Writer: Aphra Behn
Director: Amy Hodge
Reviewer: Steve Barfield
It is a shame that The Rover (1677) is produced infrequently, as it is the most well-known Restoration comedy by Britain’s first professional woman of letter Aphra Behn (1640-1689,) and it now has a firm place in the canon. It was also a great favourite of King Charles II himself and was such a hit that Behn even wrote a sequel.
This version is an innovative, audacious and unusual one for several reasons. First, is a promenade, site-responsive production set in the royal apartments and courtyards of Hampton Court (it was created in connection with the Palace’s new temporary exhibition, ‘The Wild, the Beautiful and the Damned’, which is about the ‘decadent’ 17th Century English court of Charles II). Second, this is a very considerable, radical reworking of the play by writer/director Amy Hodge.
Although the familiar bones of the story are certainly there, it has been broken down into sequences which occur in different locations, whereas the language has been partly updated to make it more modern and it has replaced bawdy sexual innuendo with direct sexual reference (sometimes the script sounded rather like Howard Barker). Certain characters and sub-plots have been cut, (for instance Blunt and the prostitute Lucetta); while interactive installation style work from production company Artluxe, additional characters who interact with the audience, a modern ambient soundtrack and stylised lighting have all been used to help interpret the story. Such clever touches in interactive mode include the replica Charles II silver groats you are given when you get your ticket, and which you will need pay bribes to enter ‘the sale of beauty’ and which various characters will invite you to spend on either them or their wares (sometimes both). In this sense the production is a deconstruction of Behn’s The Rover, rather like the work of dreamthinkspeak with Chekhov or Shakespeare, though it lacks the latter company’s emphasis on cinematic fluidity.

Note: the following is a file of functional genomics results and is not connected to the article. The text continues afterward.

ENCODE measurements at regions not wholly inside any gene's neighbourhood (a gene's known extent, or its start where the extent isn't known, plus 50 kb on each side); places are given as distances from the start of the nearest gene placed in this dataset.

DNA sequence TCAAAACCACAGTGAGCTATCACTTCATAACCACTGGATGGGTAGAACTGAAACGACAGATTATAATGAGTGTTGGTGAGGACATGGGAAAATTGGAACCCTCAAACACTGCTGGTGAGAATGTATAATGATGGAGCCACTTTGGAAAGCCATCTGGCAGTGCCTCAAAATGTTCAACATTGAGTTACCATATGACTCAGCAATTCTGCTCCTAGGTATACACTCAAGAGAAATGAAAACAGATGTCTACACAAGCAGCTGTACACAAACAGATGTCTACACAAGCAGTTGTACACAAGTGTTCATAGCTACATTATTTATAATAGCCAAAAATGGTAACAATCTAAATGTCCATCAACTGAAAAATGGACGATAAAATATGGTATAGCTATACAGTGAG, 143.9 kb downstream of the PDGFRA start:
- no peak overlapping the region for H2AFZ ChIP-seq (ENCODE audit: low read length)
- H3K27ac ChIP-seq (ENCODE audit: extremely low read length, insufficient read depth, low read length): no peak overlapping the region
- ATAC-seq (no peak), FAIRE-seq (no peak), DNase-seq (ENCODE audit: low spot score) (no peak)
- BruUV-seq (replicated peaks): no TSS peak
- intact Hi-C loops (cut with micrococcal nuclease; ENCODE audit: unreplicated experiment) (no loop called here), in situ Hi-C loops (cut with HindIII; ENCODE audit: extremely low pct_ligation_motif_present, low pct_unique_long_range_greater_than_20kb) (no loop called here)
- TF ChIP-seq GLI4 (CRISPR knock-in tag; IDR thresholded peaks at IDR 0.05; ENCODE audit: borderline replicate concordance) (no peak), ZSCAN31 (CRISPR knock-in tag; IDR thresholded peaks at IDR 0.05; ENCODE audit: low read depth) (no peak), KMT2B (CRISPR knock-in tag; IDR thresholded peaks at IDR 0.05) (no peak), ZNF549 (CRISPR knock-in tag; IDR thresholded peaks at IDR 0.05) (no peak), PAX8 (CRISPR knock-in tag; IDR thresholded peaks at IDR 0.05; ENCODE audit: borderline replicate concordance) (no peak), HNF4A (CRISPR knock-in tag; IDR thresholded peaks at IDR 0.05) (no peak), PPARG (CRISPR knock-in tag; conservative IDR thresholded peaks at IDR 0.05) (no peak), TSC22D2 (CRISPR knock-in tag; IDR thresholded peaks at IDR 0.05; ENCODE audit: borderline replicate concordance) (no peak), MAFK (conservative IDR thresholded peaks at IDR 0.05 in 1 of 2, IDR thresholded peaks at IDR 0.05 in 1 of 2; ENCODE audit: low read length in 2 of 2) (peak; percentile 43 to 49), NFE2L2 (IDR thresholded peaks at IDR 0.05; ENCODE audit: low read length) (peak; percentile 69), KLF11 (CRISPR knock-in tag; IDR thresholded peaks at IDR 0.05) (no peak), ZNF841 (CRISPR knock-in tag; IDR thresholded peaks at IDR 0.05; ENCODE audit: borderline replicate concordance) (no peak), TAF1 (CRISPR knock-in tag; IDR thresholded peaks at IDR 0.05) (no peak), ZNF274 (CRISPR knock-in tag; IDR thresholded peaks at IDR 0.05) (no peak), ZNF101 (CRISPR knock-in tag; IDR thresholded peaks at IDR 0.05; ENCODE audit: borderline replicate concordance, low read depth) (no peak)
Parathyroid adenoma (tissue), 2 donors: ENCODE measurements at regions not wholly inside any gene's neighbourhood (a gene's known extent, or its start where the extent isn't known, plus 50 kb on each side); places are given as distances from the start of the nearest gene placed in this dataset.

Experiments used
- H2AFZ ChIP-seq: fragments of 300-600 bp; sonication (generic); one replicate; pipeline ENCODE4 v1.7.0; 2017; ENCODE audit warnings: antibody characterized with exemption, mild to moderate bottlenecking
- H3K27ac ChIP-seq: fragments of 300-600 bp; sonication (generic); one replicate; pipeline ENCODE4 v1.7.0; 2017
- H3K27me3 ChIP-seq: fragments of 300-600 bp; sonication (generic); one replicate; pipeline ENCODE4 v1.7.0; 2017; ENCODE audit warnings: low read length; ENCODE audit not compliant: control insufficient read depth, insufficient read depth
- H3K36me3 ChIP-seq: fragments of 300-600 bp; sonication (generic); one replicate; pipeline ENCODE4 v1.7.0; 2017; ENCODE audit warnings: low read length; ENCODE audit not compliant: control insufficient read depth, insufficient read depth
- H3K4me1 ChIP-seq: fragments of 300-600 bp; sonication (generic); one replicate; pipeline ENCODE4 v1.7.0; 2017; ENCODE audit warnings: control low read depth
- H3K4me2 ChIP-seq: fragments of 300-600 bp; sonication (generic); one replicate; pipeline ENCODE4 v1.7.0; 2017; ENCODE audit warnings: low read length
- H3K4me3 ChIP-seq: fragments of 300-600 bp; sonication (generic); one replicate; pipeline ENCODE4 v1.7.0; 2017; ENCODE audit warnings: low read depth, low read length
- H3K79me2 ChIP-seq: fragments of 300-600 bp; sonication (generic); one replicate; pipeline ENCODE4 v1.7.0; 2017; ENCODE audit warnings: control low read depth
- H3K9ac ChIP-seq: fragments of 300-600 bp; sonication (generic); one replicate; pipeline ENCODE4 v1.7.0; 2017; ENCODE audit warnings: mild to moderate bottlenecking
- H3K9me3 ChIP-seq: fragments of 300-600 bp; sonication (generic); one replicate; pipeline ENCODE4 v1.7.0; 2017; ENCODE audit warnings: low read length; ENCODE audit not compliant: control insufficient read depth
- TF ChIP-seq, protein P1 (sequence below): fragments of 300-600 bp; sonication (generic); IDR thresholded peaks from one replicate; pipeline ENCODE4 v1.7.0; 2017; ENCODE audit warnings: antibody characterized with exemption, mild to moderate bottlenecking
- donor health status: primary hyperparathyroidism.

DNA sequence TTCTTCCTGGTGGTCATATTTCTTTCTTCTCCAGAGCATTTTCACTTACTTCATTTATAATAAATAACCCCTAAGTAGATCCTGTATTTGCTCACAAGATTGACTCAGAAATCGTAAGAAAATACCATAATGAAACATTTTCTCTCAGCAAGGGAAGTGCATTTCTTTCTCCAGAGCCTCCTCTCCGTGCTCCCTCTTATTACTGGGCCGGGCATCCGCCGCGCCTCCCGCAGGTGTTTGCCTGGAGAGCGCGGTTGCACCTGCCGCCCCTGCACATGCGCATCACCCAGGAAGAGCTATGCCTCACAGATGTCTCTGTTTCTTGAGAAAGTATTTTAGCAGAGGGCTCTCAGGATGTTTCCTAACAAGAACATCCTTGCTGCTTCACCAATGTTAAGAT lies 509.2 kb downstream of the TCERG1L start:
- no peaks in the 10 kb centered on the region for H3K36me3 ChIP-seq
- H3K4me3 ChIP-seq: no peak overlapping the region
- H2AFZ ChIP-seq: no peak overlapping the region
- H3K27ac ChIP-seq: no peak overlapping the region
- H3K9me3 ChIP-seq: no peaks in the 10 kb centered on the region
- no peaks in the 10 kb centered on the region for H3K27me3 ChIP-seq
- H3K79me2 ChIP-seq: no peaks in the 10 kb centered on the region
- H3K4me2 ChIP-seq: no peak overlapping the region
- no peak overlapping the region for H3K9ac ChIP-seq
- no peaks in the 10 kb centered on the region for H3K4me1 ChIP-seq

I thought the effective use of the wonderful space of the royal apartments was one of the best aspects of the production. It certainly creates an atmosphere of sinful, sexual pleasure through installation sections with actors in a semi-state of undress (to be candid this was not as revealing you might see in a typical night club, though an orgiastic arrangement of sex dolls did make me smile somewhat). This is consistent with the decision to end the production with a sung version of the Earl of Rochester’s arch poem, ‘Signor Dildo’ (1973), about the new sexual pleasures available to aristocratic women: the poem is about exactly what you think it is. The company suggests that the production may not be suitable for under 16s and it might be embarrassing for parents with children in tow.
This performance is focused upon the exploration of the double-edged nature of rôles available for women in the new world of libertines (virgin, whore and nun), and the cult of beauty and passion opened up by the restoration, which replaced the dour world of the Puritan interregnum. There are some significant changes to Behn’s original and rather unwieldy plot to make this work. For instance, in the original text’s ending Hellena exchanges vows of love with the rakish Willmore. However, in this version Beatriz Romilly’s sparky Hellena decides she just wants sex with Willmore (played by an edgy, wolfishly charming Daniel Weyman): she isn’t interested in love. It is a feminist production, but one which is determined to show women as active explorers of their own needs and desires, albeit in a world of double-standards, rather than just passive victims of potential rape by libertines, (as is often common in production of this play such as the video version by Jules Wright and the Women’s Playhouse Trust/ Open University of 1994).
There are some good core performances to go with the performative razzle-dazzle. Nadia Cameron-Blakely’s Angelica makes for a beautiful, but elegant courtesan Angelica who falls victim to Willmore’s charms and her own desire for true love. Cloe Pirrie’s Florinda is suitably assertive, though David Ricardo-Pearce’s’ Bellville is perhaps too conventional a besotted lover in terms of the production’s overall tone, and is eclipsed by Daniel Weyman’s foppish, but predatory Willmore. What is arguable lacking though is any of the original play’s sense of mischievous comedy, as the text has been so transformed that it is hard to make the humour work, and perhaps to take pleasure so seriously suggests the English are still heirs to a rather Puritan view of sexuality.